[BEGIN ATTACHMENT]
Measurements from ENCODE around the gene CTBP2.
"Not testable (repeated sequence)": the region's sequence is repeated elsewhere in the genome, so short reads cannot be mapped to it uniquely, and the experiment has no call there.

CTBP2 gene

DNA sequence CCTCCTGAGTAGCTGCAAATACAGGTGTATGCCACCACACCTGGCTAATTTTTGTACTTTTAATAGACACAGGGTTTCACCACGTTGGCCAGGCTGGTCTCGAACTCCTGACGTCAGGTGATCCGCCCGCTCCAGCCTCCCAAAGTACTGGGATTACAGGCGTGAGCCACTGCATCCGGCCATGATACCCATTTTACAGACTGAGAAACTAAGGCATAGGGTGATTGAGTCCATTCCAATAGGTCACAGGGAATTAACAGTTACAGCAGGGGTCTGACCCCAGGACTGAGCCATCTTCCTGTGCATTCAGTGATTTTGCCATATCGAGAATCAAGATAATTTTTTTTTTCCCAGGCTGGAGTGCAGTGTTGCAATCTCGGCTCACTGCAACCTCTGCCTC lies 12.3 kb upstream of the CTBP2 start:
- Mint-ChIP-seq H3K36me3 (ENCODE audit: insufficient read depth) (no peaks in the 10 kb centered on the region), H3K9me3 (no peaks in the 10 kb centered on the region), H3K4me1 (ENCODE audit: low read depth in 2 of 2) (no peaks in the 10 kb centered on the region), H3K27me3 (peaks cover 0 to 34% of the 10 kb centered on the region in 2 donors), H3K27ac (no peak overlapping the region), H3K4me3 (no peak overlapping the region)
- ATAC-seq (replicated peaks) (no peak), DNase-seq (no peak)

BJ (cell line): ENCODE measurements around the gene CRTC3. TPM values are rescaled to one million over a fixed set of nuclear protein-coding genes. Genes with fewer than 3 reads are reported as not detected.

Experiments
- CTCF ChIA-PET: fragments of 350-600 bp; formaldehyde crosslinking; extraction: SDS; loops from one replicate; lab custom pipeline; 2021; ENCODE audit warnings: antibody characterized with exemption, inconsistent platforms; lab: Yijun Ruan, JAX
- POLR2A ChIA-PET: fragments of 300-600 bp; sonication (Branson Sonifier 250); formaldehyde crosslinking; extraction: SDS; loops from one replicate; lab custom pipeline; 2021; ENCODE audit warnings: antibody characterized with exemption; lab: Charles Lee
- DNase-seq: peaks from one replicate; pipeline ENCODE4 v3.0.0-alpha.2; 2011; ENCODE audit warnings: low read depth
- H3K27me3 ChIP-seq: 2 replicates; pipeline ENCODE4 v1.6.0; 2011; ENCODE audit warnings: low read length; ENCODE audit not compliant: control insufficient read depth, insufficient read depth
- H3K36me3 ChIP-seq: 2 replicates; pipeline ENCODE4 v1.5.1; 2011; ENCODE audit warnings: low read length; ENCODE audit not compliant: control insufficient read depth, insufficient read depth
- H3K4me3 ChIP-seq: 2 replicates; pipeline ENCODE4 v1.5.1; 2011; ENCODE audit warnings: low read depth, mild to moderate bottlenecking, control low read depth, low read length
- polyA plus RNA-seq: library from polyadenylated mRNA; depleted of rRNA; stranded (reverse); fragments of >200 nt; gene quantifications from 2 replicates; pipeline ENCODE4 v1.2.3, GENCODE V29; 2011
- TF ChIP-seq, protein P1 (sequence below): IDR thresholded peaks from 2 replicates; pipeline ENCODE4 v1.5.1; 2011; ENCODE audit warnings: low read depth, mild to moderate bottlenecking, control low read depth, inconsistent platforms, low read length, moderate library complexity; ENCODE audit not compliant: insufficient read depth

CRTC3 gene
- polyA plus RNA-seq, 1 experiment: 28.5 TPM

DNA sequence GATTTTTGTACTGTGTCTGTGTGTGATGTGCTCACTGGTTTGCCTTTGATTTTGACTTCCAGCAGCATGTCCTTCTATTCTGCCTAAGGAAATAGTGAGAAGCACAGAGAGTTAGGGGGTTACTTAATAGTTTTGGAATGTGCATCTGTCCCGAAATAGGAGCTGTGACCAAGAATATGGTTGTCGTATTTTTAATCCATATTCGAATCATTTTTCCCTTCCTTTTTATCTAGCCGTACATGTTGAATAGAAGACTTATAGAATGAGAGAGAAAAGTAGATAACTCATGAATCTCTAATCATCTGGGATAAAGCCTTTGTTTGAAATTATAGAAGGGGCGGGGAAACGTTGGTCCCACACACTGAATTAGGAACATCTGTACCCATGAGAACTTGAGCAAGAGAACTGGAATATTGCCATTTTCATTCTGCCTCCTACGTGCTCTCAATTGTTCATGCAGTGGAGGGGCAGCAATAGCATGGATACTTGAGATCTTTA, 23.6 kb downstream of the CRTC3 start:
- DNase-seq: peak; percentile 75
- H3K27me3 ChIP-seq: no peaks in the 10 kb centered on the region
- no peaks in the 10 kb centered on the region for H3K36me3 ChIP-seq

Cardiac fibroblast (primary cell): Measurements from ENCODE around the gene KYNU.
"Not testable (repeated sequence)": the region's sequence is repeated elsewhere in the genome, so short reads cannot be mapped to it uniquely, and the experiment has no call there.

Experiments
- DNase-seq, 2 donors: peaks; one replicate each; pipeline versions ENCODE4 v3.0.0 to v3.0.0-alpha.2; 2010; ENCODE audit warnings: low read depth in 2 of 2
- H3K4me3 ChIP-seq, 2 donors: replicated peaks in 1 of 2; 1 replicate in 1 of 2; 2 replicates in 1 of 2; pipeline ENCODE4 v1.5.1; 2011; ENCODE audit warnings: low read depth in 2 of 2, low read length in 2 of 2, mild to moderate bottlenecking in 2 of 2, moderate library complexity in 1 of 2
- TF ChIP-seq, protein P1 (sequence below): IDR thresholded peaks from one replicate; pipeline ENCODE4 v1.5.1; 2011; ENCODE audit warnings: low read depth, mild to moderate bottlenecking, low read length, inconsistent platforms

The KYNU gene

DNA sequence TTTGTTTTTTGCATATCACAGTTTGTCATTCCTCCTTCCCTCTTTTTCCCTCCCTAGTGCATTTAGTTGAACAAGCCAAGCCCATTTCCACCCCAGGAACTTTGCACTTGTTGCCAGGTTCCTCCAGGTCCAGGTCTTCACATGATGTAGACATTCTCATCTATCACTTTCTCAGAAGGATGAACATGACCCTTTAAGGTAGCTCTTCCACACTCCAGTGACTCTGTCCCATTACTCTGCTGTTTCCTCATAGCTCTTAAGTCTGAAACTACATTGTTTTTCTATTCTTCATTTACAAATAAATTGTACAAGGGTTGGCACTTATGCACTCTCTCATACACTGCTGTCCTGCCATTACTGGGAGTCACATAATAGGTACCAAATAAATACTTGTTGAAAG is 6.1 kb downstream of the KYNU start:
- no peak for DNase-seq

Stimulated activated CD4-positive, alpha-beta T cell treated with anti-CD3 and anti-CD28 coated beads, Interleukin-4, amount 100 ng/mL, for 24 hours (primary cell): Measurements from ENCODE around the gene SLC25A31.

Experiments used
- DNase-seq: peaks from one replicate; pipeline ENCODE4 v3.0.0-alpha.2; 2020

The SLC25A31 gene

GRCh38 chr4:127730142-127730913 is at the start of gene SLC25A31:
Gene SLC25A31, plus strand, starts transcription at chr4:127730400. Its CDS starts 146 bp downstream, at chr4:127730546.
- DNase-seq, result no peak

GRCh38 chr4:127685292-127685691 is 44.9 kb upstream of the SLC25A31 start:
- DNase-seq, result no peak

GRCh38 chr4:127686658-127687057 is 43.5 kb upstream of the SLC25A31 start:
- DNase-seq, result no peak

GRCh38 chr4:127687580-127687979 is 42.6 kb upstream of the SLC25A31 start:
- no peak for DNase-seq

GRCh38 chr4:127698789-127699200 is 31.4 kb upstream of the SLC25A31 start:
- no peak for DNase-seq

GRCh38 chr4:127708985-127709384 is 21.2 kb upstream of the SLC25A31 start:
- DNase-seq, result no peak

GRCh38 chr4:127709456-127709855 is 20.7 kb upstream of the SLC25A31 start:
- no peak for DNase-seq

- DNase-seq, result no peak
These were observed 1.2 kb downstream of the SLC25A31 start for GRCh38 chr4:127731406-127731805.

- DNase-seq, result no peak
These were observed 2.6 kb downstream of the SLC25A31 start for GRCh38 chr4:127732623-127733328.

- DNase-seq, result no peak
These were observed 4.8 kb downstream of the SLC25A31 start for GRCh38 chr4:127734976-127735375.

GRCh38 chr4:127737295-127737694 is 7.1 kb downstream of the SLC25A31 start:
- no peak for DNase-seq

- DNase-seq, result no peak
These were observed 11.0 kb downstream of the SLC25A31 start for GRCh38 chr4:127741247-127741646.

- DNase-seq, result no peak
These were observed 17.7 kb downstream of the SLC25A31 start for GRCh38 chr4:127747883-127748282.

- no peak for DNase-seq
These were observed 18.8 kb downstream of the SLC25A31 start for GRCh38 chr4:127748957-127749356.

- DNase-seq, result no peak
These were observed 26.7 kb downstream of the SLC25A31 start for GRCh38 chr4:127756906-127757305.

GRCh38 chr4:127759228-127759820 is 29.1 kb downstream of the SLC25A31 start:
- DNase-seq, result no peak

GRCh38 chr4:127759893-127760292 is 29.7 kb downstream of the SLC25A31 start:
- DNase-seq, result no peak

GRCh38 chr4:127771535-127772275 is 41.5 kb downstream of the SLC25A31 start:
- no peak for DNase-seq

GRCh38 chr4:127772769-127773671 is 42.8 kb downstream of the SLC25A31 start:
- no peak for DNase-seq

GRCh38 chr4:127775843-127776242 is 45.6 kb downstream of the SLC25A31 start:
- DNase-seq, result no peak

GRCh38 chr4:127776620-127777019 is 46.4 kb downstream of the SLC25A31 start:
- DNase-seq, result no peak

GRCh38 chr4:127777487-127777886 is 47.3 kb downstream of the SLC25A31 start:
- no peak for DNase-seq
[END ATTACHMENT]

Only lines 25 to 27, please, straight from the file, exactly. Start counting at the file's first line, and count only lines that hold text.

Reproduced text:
Experiments
- DNase-seq, 2 donors: peaks; one replicate each; pipeline versions ENCODE4 v3.0.0 to v3.0.0-alpha.2; 2010; ENCODE audit warnings: low read depth in 2 of 2
- H3K4me3 ChIP-seq, 2 donors: replicated peaks in 1 of 2; 1 replicate in 1 of 2; 2 replicates in 1 of 2; pipeline ENCODE4 v1.5.1; 2011; ENCODE audit warnings: low read depth in 2 of 2, low read length in 2 of 2, mild to moderate bottlenecking in 2 of 2, moderate library complexity in 1 of 2